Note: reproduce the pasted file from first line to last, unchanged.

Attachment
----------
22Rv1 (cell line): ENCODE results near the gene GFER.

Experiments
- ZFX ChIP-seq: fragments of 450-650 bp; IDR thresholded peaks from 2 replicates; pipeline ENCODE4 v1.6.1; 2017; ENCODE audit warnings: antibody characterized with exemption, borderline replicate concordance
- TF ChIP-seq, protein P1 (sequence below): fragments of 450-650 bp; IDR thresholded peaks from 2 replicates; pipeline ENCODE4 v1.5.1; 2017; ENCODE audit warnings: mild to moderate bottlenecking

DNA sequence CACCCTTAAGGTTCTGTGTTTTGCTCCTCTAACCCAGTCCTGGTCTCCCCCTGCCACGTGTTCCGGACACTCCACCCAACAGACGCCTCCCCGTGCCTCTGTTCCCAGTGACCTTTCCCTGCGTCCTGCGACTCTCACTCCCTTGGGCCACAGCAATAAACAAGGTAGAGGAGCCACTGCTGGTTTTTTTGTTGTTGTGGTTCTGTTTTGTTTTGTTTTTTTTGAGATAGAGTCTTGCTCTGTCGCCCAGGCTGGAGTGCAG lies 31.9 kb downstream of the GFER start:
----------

22Rv1 (cell line): ENCODE results near the gene GFER.

Experiments
- ZFX ChIP-seq: fragments of 450-650 bp; IDR thresholded peaks from 2 replicates; pipeline ENCODE4 v1.6.1; 2017; ENCODE audit warnings: antibody characterized with exemption, borderline replicate concordance
- TF ChIP-seq, protein P1 (sequence below): fragments of 450-650 bp; IDR thresholded peaks from 2 replicates; pipeline ENCODE4 v1.5.1; 2017; ENCODE audit warnings: mild to moderate bottlenecking

DNA sequence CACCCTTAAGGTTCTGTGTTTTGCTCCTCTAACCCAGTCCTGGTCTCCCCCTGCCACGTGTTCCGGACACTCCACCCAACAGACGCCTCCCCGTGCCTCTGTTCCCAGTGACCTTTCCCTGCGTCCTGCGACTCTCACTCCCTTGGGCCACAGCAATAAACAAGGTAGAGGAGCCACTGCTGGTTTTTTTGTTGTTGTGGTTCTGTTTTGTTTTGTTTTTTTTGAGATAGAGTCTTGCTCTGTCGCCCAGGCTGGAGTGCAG lies 31.9 kb downstream of the GFER start: